Outside Gwinnett County, Gene Reeves is known for a bizarre and bloody moment in March of 1978.

Reeves, a lawyer, and his client, Hustler magazine publisher Larry Flynt, who was facing an obscenity charge in Lawrenceville, were walking to the downtown courthouse when gunshots rang out. Hit with the .44 magnum, Flynt went down, paralyzed. Reeves tried to help him and also was shot.

From that moment on, Reeves, who spent 26 days in the hospital, was tied to the pornographer.

But this week, when his obituary went out, announcing his July 31 death at the age of 85, there was no mention of Flynt.

The Auburn resident was remembered for more. Survived by a devoted wife of 37 years, he was a Korean War veteran, twice the president of the Gwinnett Bar Association, a judge, a longtime trial lawyer and a Sunday school teacher.

“He drew up the first contract between the Airport Authority and Gwinnett County when it built its first air field,” the obituary said of Reeves who retired in 2011. “He was Gwinnett County’s first ever law enforcement officer to be trained by the FBI in Quantico, Virginia while employed as an investigator with the Gwinnett County Sheriff’s Department.”

Warren Davis, a Gwinnett County Superior Court judge, recalled the man as a friend.

“Gene Reeves was such an amazing man, tough as nails but with a soft heart and insightful mind,” he wrote in a comment to Reeves’ online obituary. “He was a true ‘Lion of the Bar,’ while always being the consummate gentleman.”

In the long, fond post, Davis made no mention of Reeves’ 1978 episode and its impact on the man’s life.

Gwinnett District Attorney Danny Porter said the shooting, though it nearly killed him, didn’t define Reeves to those involved in the local justice system. Reeves was always active in the courts, the D.A. said. At one time, he represented almost everyone charged with murder in the county.

“I think to the lawyers in Gwinnett County the Larry Flynt case was just a footnote in Gene’s career,” Porter said Tuesday.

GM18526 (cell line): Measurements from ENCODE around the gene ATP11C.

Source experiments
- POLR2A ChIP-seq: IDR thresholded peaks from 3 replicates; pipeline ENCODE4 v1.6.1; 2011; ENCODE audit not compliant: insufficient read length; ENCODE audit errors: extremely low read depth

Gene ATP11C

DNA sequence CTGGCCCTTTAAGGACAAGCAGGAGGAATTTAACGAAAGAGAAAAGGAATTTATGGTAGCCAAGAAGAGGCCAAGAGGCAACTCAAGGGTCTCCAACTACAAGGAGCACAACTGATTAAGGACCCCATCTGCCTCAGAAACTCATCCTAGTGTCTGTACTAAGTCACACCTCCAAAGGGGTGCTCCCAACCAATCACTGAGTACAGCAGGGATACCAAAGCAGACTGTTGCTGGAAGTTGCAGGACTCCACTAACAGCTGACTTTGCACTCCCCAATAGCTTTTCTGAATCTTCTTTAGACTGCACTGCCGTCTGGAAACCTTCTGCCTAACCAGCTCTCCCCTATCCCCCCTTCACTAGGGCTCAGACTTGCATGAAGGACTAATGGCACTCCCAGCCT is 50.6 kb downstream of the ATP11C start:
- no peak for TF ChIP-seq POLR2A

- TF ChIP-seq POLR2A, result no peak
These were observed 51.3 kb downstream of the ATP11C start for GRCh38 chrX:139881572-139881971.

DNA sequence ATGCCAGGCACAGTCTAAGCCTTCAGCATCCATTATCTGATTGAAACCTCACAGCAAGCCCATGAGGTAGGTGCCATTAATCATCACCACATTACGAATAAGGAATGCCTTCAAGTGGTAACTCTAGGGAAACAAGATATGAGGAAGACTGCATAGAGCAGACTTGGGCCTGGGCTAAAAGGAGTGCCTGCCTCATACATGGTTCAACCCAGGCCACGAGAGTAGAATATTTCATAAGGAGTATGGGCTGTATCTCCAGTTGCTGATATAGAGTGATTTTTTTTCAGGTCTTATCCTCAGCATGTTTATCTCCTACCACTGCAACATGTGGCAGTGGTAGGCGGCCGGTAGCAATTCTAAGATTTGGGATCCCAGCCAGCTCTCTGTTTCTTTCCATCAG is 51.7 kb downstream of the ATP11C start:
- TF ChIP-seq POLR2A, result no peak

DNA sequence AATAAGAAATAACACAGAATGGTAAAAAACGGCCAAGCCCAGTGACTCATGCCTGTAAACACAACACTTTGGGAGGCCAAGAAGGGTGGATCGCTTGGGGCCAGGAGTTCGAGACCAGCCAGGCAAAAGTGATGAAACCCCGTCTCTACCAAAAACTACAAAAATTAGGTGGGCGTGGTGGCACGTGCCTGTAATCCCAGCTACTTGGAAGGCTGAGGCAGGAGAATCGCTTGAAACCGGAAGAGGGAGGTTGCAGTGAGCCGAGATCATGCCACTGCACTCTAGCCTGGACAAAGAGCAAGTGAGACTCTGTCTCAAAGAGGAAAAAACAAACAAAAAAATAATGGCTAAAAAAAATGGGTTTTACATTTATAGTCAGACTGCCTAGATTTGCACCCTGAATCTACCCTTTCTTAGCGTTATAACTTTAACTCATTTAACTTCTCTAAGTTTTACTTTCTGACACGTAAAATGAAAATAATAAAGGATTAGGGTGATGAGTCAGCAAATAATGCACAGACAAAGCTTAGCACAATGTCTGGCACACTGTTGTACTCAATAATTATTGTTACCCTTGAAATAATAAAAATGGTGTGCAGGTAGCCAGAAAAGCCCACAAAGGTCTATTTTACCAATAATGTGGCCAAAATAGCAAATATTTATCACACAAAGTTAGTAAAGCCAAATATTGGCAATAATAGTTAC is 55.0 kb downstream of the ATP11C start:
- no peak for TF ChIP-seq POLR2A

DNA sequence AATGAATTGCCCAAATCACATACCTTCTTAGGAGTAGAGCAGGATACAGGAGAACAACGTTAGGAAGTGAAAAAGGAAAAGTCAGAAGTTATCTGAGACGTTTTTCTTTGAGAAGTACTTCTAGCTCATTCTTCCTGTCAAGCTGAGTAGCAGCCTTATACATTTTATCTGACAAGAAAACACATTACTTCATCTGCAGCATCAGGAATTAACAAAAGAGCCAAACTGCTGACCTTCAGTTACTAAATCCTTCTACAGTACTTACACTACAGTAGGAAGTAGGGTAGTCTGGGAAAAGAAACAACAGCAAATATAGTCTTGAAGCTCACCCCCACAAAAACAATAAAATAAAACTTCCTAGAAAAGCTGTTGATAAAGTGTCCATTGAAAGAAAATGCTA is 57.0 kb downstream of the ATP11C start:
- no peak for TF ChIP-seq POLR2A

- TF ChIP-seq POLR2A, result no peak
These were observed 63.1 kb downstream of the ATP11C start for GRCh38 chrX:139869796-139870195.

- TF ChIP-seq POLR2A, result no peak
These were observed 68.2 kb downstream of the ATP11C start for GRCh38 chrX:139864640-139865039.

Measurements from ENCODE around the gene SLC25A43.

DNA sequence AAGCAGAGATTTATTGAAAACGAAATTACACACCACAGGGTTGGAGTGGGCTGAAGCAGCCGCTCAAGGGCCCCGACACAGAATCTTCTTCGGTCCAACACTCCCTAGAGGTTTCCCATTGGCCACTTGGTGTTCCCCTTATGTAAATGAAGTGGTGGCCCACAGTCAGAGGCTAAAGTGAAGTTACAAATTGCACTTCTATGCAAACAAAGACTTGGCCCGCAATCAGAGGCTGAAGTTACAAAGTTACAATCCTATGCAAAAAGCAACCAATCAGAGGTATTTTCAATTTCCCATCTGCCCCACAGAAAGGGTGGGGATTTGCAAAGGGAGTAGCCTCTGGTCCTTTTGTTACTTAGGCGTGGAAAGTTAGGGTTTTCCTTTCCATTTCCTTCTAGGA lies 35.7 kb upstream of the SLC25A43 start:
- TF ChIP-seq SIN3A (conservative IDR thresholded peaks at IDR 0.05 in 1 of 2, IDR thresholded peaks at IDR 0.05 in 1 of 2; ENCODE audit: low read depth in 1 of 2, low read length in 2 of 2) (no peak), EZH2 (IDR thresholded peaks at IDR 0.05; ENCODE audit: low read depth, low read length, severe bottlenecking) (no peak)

Reeves himself apparently had a complex view of the ordeal.

“Of course it had a tremendous effect — all at once, I was an international news thing,” he told Atlanta magazine in 2013. “As far as career-wise, it probably helped me, because at least people knew who I was. A lot of people figured, ‘Well, Flynt hired him — I’ll hire him, you know.’”

Theories about who was behind the shooting kept the case in the public eye. Some believed the federal government had tried to assassinate Flynt, though most have come to accept that white supremacist serial killer Joseph Paul Franklin was the shooter.

He claimed an interracial photo in Hustler drove him to it. He was never prosecuted in Gwinnett, due largely to his death sentence for a case in Missouri, and that Reeves didn’t press the district attorney’s office for charges, Porter said.

“I think he wanted to put it all behind and be done with it,” the D.A. said. “He knew Franklin was looking down the barrel of the death penalty.”

Franklin, convicted of killing eight people in attacks around the country, was put to death in 2013 for a murder at a Missouri synagogue.

In spite of the notoriety the case brought Reeves, it hurt him politically, he said. When he ran for judge, “all anybody had to do to beat me was mention that I was Larry Flynt’s lawyer,” he told Atlanta magazine. He ended up with an appointment as a magistrate in 1994, when most people his age were retiring.

“I got my five minutes of fame,” he said of the shooting’s aftermath. “If I had it to do over, I’d pass.”

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